The message beyond FX

The single currency slowly but surely closed the opening gap yesterday. But make no mistake, this does not mean that markets are ambivalent towards the fate of Greece; it’s more the nature of spot FX. Looking elsewhere, such as the FX options market, together with equities, peripheral bond markets (Spain, Italy) and also safe haven assets (e.g. German bonds), all the signs are that the concern remains. Today, Greece is expected not to repay the EUR 1.5bln owed to the IMF. This is not a default, in that it won’t trigger Greece’s credit rating moving to default status given that it’s not money owed on a bond, rather to an international institution. But it will be the first time a developed country has delayed a payment to the IMF, so it is remains pivotal moment in history.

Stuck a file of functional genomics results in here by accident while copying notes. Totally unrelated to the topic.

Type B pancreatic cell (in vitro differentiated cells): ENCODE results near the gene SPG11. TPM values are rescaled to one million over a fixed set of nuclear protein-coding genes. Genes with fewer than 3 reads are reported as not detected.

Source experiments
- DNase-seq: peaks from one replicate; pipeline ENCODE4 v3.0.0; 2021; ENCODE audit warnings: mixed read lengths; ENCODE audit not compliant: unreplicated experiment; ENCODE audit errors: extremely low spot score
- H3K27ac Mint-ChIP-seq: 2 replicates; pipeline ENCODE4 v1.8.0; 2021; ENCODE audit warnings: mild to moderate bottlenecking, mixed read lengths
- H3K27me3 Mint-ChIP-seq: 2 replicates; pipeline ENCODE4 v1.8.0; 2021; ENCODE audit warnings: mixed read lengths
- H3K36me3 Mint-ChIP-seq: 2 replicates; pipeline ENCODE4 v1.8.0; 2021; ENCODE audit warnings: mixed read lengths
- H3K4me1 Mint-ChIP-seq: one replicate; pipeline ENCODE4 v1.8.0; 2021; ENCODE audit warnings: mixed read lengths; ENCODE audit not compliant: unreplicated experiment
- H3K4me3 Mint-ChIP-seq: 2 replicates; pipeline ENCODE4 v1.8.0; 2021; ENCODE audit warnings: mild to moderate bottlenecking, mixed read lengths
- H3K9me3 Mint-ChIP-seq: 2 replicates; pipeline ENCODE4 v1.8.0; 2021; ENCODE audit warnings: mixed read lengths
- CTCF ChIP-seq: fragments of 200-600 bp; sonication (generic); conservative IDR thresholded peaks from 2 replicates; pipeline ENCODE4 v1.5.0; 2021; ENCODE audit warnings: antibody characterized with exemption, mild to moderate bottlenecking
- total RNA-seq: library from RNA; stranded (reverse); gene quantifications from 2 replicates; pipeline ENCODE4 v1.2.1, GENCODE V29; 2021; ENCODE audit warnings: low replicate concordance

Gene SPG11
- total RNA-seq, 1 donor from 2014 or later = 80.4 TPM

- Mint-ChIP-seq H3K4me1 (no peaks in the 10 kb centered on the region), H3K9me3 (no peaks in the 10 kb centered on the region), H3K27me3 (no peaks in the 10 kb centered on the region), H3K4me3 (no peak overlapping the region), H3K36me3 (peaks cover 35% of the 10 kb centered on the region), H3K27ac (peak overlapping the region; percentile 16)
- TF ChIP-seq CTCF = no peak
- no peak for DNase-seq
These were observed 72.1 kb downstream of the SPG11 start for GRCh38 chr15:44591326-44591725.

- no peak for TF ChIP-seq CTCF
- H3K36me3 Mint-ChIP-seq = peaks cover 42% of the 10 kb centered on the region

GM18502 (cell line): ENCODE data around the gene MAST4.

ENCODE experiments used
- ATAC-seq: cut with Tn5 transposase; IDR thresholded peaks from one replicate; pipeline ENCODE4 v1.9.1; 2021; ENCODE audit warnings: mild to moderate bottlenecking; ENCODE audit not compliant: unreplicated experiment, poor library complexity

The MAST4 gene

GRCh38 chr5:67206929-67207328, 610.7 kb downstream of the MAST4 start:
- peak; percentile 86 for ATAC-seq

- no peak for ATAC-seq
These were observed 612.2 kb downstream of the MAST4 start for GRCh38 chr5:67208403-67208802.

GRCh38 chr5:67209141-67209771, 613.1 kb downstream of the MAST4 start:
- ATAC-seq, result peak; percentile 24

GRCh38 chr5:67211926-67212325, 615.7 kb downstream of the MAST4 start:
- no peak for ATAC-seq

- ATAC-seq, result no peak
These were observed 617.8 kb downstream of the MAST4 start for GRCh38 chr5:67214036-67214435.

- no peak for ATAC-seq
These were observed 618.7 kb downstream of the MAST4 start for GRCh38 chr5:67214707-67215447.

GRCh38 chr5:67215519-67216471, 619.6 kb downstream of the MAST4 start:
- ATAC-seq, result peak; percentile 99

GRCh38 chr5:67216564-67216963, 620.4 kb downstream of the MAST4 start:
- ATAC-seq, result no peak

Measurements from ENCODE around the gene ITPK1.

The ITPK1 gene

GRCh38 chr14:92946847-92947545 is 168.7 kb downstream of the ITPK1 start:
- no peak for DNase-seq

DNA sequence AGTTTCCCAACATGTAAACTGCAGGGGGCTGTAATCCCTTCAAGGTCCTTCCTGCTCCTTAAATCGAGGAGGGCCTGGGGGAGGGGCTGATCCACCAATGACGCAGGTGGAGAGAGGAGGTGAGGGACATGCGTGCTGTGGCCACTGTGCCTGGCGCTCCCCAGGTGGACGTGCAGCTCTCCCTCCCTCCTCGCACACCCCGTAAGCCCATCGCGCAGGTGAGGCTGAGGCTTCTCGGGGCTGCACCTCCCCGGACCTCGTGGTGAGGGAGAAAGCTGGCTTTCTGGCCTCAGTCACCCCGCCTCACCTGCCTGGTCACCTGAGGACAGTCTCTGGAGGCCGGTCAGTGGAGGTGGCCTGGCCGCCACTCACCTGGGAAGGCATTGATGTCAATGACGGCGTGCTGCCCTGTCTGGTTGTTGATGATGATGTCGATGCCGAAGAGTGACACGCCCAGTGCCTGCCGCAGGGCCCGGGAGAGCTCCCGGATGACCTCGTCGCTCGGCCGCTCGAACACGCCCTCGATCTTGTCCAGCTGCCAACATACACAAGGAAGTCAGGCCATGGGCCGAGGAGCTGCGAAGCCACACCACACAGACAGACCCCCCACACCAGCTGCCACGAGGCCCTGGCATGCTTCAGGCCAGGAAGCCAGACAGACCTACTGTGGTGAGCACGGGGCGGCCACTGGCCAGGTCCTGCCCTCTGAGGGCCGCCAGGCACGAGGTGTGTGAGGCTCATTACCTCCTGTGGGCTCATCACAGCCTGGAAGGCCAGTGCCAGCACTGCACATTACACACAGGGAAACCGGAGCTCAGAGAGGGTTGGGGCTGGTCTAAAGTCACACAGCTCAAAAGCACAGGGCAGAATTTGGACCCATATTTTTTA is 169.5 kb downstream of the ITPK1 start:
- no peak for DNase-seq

Leaving aside Greece for the moment, we are in the last trading day of the month and quarter, so activity could be a little choppier than usual given the usual month and quarter end flows. The data calendar is relatively busy, with the release of final GDP data in the UK, together with various snippets of inflation data in the Eurozone, together with unemployment data. But these will be secondary to the overall market sentiment and flows, which makes directional moves that much harder to anticipate. We’re already seeing cable slightly offered at the start of European trading, down to the 1.57 level. In Asia, we’ve seen the Shanghai composite index recover, but volatility remains very high. The yen continues to stand out in this more risk averse environment, with no attempt to fill the opening gap lower on USDJPY yesterday. Yesterday, EURJPY saw the biggest one day range for more than 2 years (4th April 2013), but a much calmer tone is looking to prevail for the time being.